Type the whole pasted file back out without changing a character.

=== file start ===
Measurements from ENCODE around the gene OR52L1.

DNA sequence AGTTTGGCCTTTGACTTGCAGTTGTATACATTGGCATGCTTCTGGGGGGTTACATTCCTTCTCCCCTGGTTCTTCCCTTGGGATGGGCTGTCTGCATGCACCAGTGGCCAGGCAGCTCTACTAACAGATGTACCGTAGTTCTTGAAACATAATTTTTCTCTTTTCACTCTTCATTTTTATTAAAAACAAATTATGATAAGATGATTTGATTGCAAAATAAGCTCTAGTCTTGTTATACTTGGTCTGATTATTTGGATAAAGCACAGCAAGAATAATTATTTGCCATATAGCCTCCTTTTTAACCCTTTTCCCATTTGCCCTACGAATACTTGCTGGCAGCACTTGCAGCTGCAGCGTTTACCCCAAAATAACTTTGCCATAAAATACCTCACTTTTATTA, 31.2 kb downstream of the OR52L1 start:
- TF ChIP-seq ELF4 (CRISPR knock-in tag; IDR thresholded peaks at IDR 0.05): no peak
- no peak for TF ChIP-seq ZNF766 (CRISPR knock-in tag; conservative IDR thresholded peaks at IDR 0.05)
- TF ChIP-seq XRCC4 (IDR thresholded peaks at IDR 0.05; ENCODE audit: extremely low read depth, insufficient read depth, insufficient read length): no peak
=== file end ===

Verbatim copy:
Measurements from ENCODE around the gene OR52L1.

DNA sequence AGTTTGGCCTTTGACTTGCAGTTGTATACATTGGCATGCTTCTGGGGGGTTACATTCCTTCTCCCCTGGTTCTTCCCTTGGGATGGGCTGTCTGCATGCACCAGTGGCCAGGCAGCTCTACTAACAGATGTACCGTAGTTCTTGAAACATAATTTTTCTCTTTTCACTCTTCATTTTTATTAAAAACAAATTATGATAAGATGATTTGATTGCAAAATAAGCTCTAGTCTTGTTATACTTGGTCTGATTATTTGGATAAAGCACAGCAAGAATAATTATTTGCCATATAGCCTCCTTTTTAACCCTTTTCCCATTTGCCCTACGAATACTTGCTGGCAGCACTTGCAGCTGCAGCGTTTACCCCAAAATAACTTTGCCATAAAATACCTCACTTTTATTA, 31.2 kb downstream of the OR52L1 start:
- TF ChIP-seq ELF4 (CRISPR knock-in tag; IDR thresholded peaks at IDR 0.05): no peak
- no peak for TF ChIP-seq ZNF766 (CRISPR knock-in tag; conservative IDR thresholded peaks at IDR 0.05)
- TF ChIP-seq XRCC4 (IDR thresholded peaks at IDR 0.05; ENCODE audit: extremely low read depth, insufficient read depth, insufficient read length): no peak